“I’ll tell him. Now I have to get back to work, Tessa. You’ll call me if you need me, right?”
She would never call him in need. He knew that. She was older, and had always been the rock. That was her role. Besides, she’d never been much for crying or sniveling. Good old-fashioned work to take her mind off her problems was much more her style.
Tessa got to it when her brother had left, cataloguing recent arrivals for the library. She hadn’t gotten far when a chime sounded throughout her home, seconds before a knock on her door. The ward let her know when someone approached, and had proven useful time and again, most recently when scheming Abarta had called on her. Too bad it hadn’t given her enough time to avoid their little chat. He’d invited her for a walk in the chill of a new-fallen night, and she’d accepted, ignoring her misgivings. That’s how well her last visit had turned out.
Sighing, she rose from her work and answered the door. “Nemglan?” Her old friend stood on the doorstep. She hadn’t seen him in years, but they’d studied magic together and knew each other well.
“Hello, Tessa. I trust you’re well?”
Tessa smiled, and waved him in, only to realize he was dripping blood from a cut high on his shoulder. With an apologetic look, she did what came naturally. She burst apart, reforming in the shape of triple doves. She sang a bright series of notes and chirped, amused, when he dropped to the ground, in a deep sleep. She flew to her old friend and hovered, all three of her doves, above his wound. She cried healing tears into his wound and watched it close almost immediately – an ancient power passed down to her along with the triple dove shape.
Tessa burst apart again and gathered her Sidhe form, fluidly casting the spell to clothe herself as she changed forms, a practice shifters quickly became adept at. She examined the wound she’d just healed. It wasn’t that bad, and hadn’t taken long to close. In fact, she might have overreacted a little. Maybe she shouldn’t have put him to sleep.
She finally noticed the bird that hopped and strutted just outside her door. It jumped her threshold and squawked, an uncomfortable sound.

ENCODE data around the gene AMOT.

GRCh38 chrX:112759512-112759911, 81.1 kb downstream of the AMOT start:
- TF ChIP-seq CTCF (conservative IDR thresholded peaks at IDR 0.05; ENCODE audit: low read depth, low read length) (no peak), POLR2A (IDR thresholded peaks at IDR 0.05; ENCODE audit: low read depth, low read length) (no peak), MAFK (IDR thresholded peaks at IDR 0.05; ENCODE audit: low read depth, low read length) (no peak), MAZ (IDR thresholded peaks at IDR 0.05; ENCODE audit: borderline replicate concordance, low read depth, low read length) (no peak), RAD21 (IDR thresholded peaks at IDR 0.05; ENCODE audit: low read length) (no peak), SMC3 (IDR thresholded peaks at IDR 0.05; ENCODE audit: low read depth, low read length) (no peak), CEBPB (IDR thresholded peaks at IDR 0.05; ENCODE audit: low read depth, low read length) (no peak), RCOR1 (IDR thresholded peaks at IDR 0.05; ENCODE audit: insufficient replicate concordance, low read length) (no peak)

The noise brought Nemglan around, and he rose unsteadily to his feet, watching the hawk.
“Is it hurt?” Tessa reached for the hawk, looking for an injury, unmindful of the beak that could take a chunk from her finger. But despite Nemglan’s sharp intake of breath, the hawk didn’t bite Tessa. It hopped right onto her hand. She winced, and Nemglan went into action, grabbing a throw from a nearby reading chair and wrapping her other arm in it. The bird obliged, hopping to her protected limb, and puffing up the feathers on its neck. It closed its eyes serenely.
“Yes, you do feel safe here, don’t you?” Nemglan asked the creature. The hawk gave no reply.
“Is this a hawk I have here, or something else?” Tessa asked. Nemglan was Lord of the Skies, and took a hawk shape himself. Could it be…?
“My son. I’m sorry to intrude, but it felt necessary at the time. I didn’t have time to explain any of this…” he gestured to the hawk, as if that clarified it, “…gently. He didn’t know of his parentage. His mother was human. You know of the threat facing the half-humans? The assassin has Nathan’s name. I could not let him find my son unprepared.”
“Of course not,” Tessa said slowly. That didn’t tell her how they’d landed on her doorstep.
“We came through the oakgate portal. You’re the nearest friend, and with Nathan in this condition…I don’t think he’s ever shifted before. He seems confused. When he calms down – most likely when he sleeps – he’ll return to his Sidhe form.”
“His human form, you mean?”
“Does this offend you? I didn’t realize you held your prejudices closer than your friends.” Nemglan shamed her without hesitation.
Tessa could understand. You did what you had to when it came to family. Again her thoughts touched on Mikhail’s secret. Maybe she should have just told her brother what Abarta knew, and how he was using the information.
Nemglan cleared his throat. “That was uncalled for. I’m sorry.”
“No, I was just thinking that I understand your situation. Will you stay here with your son?”